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SUMMER / FALL 2019      © 2021 812 Magazine

Corn-fed comedy


A guide to who’s funny, where to laugh, what’s humorous and how to be funny in the 812


mat_at_comedy_club_on_state_web
Road comic Mat Alano-Martin performs at Comedy Club on State in Madison, Wisconsin. /Photo courtesy of Mat Alano-Martin

Surrounded by rolling hills, swaying corn and weather that switches three times a week sits a stage. A stage that’s drawing America’s funniest folks from the “Bob & Tom Show” to “Saturday Night Live” and launching the careers of local comedians like Ben Moore and Mat Alano-Martin. The Comedy Attic in Bloomington is only six years old, but is already reputed as a “destination spot” and an “A room” among the biggest comics, managers and agents in the business.

        

Then there’s the Peabody Award-winning NBC comedy “Parks and Recreation,” which takes place in Pawnee, based on small Southern Indiana towns. And during the first weekend of June, the Limestone Comedy Festival will kick off its third summer, pulling over 500 submissions from across the country of comedians vying for 40 spots alongside the season’s hottest headliners.

       

Chicago and the coasts may set the example in side-splitting comedy, but we’re literally and figuratively at the heart of it all. Southern Indiana isn’t just starting in on the laughs either—it’s building off a history that can be traced back to Vincennes’ Red Skelton, the iconic entertainer who traveled from vaudeville to national radio broadcasts to a 20-year TV show. And just last September, actor Kevin Kline, famed for his role in the crime comedy “A Fish Called Wanda,” noted that Brown County Playhouse is where he first learned he could be funny.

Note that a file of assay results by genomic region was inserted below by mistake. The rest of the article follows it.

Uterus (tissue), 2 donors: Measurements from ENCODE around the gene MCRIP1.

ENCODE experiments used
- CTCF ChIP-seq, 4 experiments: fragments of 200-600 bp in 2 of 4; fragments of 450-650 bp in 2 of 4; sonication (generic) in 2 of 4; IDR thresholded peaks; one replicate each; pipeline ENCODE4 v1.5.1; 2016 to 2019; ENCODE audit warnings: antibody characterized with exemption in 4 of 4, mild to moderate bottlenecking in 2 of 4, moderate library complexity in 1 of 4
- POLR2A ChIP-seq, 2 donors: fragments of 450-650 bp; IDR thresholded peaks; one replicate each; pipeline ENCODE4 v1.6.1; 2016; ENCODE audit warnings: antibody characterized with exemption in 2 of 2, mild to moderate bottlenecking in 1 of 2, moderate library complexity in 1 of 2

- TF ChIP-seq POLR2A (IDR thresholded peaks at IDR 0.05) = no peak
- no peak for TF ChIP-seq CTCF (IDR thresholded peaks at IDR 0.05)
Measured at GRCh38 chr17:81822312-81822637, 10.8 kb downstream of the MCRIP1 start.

So pull up a chair—but hold off on the rotten tomatoes—as 812 discovers what it takes to make a living on laughs, uncovers the secrets to amusement, exchanges jokes with famous friends and invites you to try your own corn-fed comedy.

     

     

     

WHO’S FUNNY?

   

Living on laughs

Why this Bloomington-based comedian can’t get enough